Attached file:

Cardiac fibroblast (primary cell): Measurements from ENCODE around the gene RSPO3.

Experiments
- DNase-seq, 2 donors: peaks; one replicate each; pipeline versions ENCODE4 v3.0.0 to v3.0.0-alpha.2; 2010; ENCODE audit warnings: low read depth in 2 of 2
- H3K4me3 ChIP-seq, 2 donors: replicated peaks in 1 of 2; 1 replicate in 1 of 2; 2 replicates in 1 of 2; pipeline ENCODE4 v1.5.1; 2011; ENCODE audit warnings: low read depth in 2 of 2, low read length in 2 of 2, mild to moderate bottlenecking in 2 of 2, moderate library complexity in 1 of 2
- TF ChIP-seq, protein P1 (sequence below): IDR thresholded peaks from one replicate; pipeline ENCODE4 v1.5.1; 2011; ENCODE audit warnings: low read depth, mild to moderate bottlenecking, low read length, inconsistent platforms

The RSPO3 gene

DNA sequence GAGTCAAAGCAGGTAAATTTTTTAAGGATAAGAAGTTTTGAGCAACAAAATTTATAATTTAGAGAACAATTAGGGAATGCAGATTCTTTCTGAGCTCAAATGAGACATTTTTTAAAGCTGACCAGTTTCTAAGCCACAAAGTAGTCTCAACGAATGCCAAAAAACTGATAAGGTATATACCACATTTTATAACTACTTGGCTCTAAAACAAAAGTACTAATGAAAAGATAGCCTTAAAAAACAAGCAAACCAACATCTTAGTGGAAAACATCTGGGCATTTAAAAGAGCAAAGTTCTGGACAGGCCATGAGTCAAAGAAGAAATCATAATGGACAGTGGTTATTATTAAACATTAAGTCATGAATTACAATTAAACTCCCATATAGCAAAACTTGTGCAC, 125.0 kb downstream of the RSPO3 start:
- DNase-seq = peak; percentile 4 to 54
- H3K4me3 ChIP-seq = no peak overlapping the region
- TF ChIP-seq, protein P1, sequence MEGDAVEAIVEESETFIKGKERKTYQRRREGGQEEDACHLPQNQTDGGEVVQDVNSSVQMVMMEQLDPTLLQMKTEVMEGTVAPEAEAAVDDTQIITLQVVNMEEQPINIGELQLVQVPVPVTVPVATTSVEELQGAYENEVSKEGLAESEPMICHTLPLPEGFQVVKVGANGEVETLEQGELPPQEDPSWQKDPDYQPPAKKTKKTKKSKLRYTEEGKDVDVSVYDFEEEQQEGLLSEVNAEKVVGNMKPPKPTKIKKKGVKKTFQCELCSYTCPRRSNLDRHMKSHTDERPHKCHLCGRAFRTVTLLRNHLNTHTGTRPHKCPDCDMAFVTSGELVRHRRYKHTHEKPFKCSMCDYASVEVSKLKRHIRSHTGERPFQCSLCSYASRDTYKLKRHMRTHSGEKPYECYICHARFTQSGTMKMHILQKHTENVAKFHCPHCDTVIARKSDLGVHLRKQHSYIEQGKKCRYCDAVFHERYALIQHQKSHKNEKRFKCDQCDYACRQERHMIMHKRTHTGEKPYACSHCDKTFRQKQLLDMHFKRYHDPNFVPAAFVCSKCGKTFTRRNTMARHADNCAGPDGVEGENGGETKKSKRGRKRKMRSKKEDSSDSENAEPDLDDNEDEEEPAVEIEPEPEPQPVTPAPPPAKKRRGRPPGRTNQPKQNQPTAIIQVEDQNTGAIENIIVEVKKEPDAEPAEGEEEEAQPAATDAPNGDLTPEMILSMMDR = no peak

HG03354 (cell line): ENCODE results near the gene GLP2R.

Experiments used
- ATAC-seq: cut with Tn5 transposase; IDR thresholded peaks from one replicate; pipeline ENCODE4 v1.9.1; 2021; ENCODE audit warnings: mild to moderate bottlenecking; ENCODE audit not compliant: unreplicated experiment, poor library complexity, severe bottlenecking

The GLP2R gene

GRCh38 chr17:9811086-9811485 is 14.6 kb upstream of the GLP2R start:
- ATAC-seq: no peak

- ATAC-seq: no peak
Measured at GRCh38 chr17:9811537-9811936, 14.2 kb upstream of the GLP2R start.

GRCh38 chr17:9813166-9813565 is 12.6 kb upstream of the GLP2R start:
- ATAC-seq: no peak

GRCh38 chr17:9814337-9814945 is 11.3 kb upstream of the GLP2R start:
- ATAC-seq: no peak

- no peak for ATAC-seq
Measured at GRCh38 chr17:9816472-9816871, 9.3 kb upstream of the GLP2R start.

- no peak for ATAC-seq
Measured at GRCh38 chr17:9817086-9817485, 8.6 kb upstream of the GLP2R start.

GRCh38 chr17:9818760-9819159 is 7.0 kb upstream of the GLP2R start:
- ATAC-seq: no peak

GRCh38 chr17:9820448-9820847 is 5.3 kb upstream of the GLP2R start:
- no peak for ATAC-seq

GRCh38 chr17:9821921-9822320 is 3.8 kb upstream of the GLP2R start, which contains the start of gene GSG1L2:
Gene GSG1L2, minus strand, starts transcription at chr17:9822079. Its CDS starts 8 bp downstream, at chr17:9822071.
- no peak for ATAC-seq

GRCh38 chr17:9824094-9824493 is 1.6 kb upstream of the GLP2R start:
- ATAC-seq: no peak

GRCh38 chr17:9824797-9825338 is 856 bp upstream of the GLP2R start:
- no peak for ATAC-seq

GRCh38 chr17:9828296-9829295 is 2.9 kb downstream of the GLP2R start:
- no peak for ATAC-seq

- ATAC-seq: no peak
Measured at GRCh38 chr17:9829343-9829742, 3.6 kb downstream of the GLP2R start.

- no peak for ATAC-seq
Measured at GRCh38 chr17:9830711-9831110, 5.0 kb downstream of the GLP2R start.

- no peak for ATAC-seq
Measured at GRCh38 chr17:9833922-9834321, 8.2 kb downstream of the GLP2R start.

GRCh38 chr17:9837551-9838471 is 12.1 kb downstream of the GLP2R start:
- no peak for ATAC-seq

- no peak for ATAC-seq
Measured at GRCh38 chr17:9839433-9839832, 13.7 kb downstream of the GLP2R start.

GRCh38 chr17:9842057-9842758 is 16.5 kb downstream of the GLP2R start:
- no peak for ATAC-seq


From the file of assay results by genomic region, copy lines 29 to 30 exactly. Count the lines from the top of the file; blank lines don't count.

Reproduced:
GRCh38 chr17:9820448-9820847 is 5.3 kb upstream of the GLP2R start:
- no peak for ATAC-seq